Despite being known for obtaining women’s educational opportunities, she was involved in every part of the movement. She became the editor of the English Woman’s Journal, published a paper about women being allowed in the medical field, helped found the Victoria magazine, was a founding member and a secretary of the London Women’s Suffrage Society. She also founded Girton College at Cambridge alongside Barbara Leigh Bodichon. Women who attended Girton were given the same curriculum as a man’s college. Davies’s hope for those women was to be intellectual and political equals with men and other women. Girton College was the first college to offer women degree-level learning and in the future would become the first to become a mixed college always focused on equality and inclusion. At Girton College, she served as headmistress to the college and for thirty years after that she was the secretary to the college. Girton became part of Cambridge University and about twenty years after Emily’s death they began granting full degrees.

Emily Davies was able to balance working with Girton College and was still able to continue her suffrage work. She headed an organization to Parliament where she opposed the Pankhursts’ branch of the suffrage movement and Emmeline Pankhurst’s militancy in her branch. Some works Davies wrote include The Higher Education of Women and Thoughts on Some Questions Relating to Women. She died at the age of 91 in the year 1921. 

What the Project Means to Me

I enjoyed this project, I mean not at first when I found out all the different steps and the essays, but I enjoyed learning so much about my family and more about the strong-minded, hardworking women who helped shape our country and other countries too. This project really opened my eyes to how special all of these privileges I have now that girls back then did not have. I am grateful that I have the opportunity to go to a college because now it is a normal thing for everyone to be allowed to do. I was a little more excited to get to write about a family member, but then I quickly learned that it would be somewhat more difficult because I needed to actually figure out the first woman in my family and I needed to ask family members about her because I could not just search her up on the internet and quickly find out facts about her life.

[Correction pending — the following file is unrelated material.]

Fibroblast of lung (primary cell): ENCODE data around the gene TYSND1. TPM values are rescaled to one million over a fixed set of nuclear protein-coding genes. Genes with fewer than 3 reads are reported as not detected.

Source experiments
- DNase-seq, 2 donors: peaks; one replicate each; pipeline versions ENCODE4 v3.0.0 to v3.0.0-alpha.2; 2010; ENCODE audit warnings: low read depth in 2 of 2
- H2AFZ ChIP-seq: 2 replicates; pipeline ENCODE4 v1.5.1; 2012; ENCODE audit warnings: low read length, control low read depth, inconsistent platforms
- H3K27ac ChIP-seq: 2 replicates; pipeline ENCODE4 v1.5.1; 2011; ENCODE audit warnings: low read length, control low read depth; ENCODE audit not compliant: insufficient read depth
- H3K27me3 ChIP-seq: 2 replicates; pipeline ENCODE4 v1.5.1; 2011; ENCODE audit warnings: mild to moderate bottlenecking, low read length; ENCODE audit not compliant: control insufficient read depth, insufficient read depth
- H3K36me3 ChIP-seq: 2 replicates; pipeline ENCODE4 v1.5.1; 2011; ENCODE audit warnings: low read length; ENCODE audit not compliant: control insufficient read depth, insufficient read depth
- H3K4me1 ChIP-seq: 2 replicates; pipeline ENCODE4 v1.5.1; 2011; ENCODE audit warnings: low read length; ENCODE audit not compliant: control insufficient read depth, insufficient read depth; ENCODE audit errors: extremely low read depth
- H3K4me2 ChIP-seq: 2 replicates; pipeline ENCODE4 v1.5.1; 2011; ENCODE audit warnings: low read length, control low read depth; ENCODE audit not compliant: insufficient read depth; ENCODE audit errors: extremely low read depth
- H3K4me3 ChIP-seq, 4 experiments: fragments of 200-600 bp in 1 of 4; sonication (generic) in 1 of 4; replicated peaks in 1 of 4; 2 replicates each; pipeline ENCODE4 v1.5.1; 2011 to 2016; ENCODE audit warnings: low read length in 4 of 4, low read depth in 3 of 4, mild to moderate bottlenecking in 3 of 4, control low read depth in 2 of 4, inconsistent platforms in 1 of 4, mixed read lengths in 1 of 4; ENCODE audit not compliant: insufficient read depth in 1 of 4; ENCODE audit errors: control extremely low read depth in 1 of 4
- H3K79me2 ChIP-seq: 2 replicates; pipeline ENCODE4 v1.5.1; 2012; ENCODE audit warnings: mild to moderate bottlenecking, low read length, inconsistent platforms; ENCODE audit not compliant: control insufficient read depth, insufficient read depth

Through this project, I learned new things about my great-grandmother that I had not even known until someone told me about it. Learning about Emily Davies was super interesting as well because when you say suffragette or suffragist you do not automatically think of her, I did not know she existed until I researched her. I then found out that she did so many different things for women’s education and I learned that she tried as best as she could to not be a public figure and that she did so much for others behind the scenes. Because of this project, I feel more proud that I am a female and I cannot wait to see what my generation will do to continue on with what all of these powerful women have accomplished.